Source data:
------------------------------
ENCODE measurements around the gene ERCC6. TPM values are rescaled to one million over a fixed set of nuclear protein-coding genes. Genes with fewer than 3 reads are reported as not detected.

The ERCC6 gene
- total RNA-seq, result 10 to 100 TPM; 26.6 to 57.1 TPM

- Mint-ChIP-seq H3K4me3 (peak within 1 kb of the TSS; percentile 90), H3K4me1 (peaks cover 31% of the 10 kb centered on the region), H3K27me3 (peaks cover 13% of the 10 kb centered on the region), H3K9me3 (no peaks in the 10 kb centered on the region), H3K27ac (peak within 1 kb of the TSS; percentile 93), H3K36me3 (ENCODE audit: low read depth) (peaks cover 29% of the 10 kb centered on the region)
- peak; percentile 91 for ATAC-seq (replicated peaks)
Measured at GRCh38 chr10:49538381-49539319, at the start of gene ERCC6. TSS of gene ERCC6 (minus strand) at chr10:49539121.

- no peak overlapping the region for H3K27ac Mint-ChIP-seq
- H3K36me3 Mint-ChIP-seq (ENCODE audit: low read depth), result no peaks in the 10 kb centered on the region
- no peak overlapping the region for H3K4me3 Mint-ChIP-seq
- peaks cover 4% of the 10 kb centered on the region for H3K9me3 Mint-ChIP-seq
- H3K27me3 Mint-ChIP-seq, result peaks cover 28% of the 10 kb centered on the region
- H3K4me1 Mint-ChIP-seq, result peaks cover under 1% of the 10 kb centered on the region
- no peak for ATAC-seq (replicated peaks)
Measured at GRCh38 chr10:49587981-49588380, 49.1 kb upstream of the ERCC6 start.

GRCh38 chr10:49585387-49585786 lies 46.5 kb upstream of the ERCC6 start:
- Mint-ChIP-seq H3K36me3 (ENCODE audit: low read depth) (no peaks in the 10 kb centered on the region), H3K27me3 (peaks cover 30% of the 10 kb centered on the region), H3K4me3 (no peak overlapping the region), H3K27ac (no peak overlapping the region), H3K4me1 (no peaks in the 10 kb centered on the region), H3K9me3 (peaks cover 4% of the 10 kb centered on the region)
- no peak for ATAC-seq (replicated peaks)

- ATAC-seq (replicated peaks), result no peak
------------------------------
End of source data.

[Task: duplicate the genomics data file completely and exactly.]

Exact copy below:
ENCODE measurements around the gene ERCC6. TPM values are rescaled to one million over a fixed set of nuclear protein-coding genes. Genes with fewer than 3 reads are reported as not detected.

The ERCC6 gene
- total RNA-seq, result 10 to 100 TPM; 26.6 to 57.1 TPM

- Mint-ChIP-seq H3K4me3 (peak within 1 kb of the TSS; percentile 90), H3K4me1 (peaks cover 31% of the 10 kb centered on the region), H3K27me3 (peaks cover 13% of the 10 kb centered on the region), H3K9me3 (no peaks in the 10 kb centered on the region), H3K27ac (peak within 1 kb of the TSS; percentile 93), H3K36me3 (ENCODE audit: low read depth) (peaks cover 29% of the 10 kb centered on the region)
- peak; percentile 91 for ATAC-seq (replicated peaks)
Measured at GRCh38 chr10:49538381-49539319, at the start of gene ERCC6. TSS of gene ERCC6 (minus strand) at chr10:49539121.

- no peak overlapping the region for H3K27ac Mint-ChIP-seq
- H3K36me3 Mint-ChIP-seq (ENCODE audit: low read depth), result no peaks in the 10 kb centered on the region
- no peak overlapping the region for H3K4me3 Mint-ChIP-seq
- peaks cover 4% of the 10 kb centered on the region for H3K9me3 Mint-ChIP-seq
- H3K27me3 Mint-ChIP-seq, result peaks cover 28% of the 10 kb centered on the region
- H3K4me1 Mint-ChIP-seq, result peaks cover under 1% of the 10 kb centered on the region
- no peak for ATAC-seq (replicated peaks)
Measured at GRCh38 chr10:49587981-49588380, 49.1 kb upstream of the ERCC6 start.

GRCh38 chr10:49585387-49585786 lies 46.5 kb upstream of the ERCC6 start:
- Mint-ChIP-seq H3K36me3 (ENCODE audit: low read depth) (no peaks in the 10 kb centered on the region), H3K27me3 (peaks cover 30% of the 10 kb centered on the region), H3K4me3 (no peak overlapping the region), H3K27ac (no peak overlapping the region), H3K4me1 (no peaks in the 10 kb centered on the region), H3K9me3 (peaks cover 4% of the 10 kb centered on the region)
- no peak for ATAC-seq (replicated peaks)

- ATAC-seq (replicated peaks), result no peak